Murguia3 how he views himself, but how others view him. People in airports seem to think he looks like a middle-eastern terrorist or as some Mexican fellow with long hair. Williams insecurities regarding whether or not he feels he is a good husband and father or what his ethnic identity is, from a psychoanalytic point of view, causes him to subconsciously want to relieve his frustration. One way he releases his frustration is by criticizing and stereotyping other races in order to get a laugh from it to make himself feel better about his own ethnic confusion. William regularly insults and stereotypes many different races. Sometimes they can be seen as being done for a cheap laugh, but other times they seem much deeper and hostile. While William is speaking with Fekadu, the taxi driver, he tells him that he is Indian, but specifies that he is not a jewel-on-the-forehead Indian, but a much smarter, bows-and-arrows Indian (56). Shortly after, William listens to Fekadu stereotyping black Americans as hip-hop gangsters obsessed with what coast everybodys from and then goes along with Fekadu when he says, because people think Im black, they dont see me as a terrorist, only as a crack-head addict on welfare (57). William, after acknowledging Fekadus comment, proceeds to go on a very detailed rant that seemed a bit hostile about white people. Exactly! I didnt want to see some pacifist, vegan, whole-wheat, free-range, organic, progressive, gray-ponytail, communist, liberal, draft-dodging, NPR-listening wimp! What are they going to do if somebody tries to hijack the plane? Throw a Birkenstock at him? Offer him some pot? (58). After a quick remark by Fekadu, William continued his rant on white people. But on that plane, I was hoping for about twenty-five NRA-loving, gun nut, serial killing, psychopathic, Ollie North, Norman Schwazkopf, right-wing, Agent Orange, post-traumatic-stress-disorder, CIA, FBI, automaticweapon, smart-bomb, laser-sighting bastards! (58). The irony behind Williams insult against white people, is that he previously labeled himself as a white person. Even more ironic, William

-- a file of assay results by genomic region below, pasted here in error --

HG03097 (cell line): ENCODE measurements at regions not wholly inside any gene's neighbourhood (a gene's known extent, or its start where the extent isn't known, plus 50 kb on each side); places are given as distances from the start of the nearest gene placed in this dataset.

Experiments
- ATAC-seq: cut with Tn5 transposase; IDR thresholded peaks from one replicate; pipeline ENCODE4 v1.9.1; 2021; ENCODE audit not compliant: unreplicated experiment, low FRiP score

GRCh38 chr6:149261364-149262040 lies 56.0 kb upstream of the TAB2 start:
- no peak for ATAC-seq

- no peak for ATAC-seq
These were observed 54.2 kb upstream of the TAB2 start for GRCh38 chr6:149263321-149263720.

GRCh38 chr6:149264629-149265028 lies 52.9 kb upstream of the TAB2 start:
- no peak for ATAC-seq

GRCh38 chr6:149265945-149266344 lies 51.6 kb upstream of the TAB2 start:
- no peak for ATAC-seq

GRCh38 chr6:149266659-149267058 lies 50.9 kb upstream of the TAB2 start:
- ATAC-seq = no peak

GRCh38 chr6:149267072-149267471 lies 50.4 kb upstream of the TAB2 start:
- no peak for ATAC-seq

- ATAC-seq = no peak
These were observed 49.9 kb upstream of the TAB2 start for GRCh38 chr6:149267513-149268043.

Murguia4 described how after 9/11 he was told by an angry person to go back to his country, to which he replied, you first!(57). Here he is referring to himself as a Native American again, which further demonstrates Williams ethnic confusion. There are many things humans do subconsciously that in some way or another, make them feel more at ease. In Flight Patterns, Sherman Alexie shows William to be a man who is insecure about whether or not he is a good father, and is not sure of his ethnic identity. Such insecurities, when evaluated from a psychoanalytic point-of-view, seem to frustrate him enough to the point where he feels he needs to take out his frustration on others. The way he does so is by making racial comments towards other races in order to relieve his own ethnic misperception. He also takes out his frustration on himself by kicking himself for never being home and making himself feel like a bad family man even after his family shows him their love.

Works Cited Alexie, Sherman. "Flight Patterns." 2003. The Norton Introduction to Literature. Ed. Alison Booth, J. Paul Hunter, and Kelly J. Mays. 9th ed. New York: W. W. Norton and Company, 2005. 49-61. Print.